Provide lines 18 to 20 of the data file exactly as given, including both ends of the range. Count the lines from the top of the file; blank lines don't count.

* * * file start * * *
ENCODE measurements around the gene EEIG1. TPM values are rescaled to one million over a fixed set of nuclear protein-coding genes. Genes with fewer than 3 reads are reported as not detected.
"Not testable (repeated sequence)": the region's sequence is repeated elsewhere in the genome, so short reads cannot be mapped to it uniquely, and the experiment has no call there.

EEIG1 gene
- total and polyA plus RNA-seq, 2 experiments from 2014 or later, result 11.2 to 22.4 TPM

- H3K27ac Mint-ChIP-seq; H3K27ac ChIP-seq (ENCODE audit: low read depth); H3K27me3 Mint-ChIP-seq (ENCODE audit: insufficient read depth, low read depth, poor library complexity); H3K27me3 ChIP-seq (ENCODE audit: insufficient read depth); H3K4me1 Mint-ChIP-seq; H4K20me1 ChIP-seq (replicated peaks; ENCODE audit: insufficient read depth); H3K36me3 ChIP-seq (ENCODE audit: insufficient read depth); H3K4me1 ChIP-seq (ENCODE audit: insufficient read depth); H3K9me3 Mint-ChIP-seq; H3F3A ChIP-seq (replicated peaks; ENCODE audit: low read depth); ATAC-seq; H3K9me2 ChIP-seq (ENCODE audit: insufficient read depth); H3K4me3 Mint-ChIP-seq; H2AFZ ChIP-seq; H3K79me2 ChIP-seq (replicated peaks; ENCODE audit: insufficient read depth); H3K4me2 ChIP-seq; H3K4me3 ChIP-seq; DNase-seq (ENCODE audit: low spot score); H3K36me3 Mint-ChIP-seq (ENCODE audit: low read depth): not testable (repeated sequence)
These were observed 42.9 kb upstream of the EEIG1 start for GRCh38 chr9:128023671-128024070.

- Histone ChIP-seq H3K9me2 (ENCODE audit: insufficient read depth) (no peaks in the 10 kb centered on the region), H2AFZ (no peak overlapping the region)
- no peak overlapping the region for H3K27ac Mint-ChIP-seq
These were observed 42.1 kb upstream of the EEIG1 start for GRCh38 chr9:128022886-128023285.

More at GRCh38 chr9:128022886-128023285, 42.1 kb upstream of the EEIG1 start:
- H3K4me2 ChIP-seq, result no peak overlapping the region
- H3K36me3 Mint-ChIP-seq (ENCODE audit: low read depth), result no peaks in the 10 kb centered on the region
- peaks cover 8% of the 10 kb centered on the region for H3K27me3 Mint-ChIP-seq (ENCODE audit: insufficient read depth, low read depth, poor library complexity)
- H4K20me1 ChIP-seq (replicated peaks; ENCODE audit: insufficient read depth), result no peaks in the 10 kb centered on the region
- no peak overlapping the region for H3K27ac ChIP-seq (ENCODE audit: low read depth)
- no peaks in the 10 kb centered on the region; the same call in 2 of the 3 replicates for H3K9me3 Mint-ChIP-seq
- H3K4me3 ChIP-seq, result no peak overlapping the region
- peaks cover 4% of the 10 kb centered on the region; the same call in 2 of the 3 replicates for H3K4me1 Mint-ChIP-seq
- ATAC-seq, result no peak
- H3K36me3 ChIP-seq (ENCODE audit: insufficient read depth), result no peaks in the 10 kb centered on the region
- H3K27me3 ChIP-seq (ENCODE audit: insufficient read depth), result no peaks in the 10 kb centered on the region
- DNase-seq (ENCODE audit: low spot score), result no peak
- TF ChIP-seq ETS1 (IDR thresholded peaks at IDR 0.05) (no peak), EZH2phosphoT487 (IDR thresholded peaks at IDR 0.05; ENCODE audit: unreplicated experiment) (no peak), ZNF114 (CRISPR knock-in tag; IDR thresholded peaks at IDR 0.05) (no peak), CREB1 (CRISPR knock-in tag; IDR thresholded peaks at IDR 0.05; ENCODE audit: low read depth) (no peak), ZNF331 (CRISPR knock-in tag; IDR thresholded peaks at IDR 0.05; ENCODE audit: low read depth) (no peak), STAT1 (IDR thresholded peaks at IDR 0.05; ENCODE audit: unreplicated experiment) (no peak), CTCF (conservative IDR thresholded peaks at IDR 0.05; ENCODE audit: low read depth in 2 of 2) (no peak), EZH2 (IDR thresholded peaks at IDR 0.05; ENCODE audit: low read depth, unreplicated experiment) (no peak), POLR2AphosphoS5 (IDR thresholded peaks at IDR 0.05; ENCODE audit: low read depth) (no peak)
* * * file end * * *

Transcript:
- peaks cover 4% of the 10 kb centered on the region; the same call in 2 of the 3 replicates for H3K4me1 Mint-ChIP-seq
- ATAC-seq, result no peak
- H3K36me3 ChIP-seq (ENCODE audit: insufficient read depth), result no peaks in the 10 kb centered on the region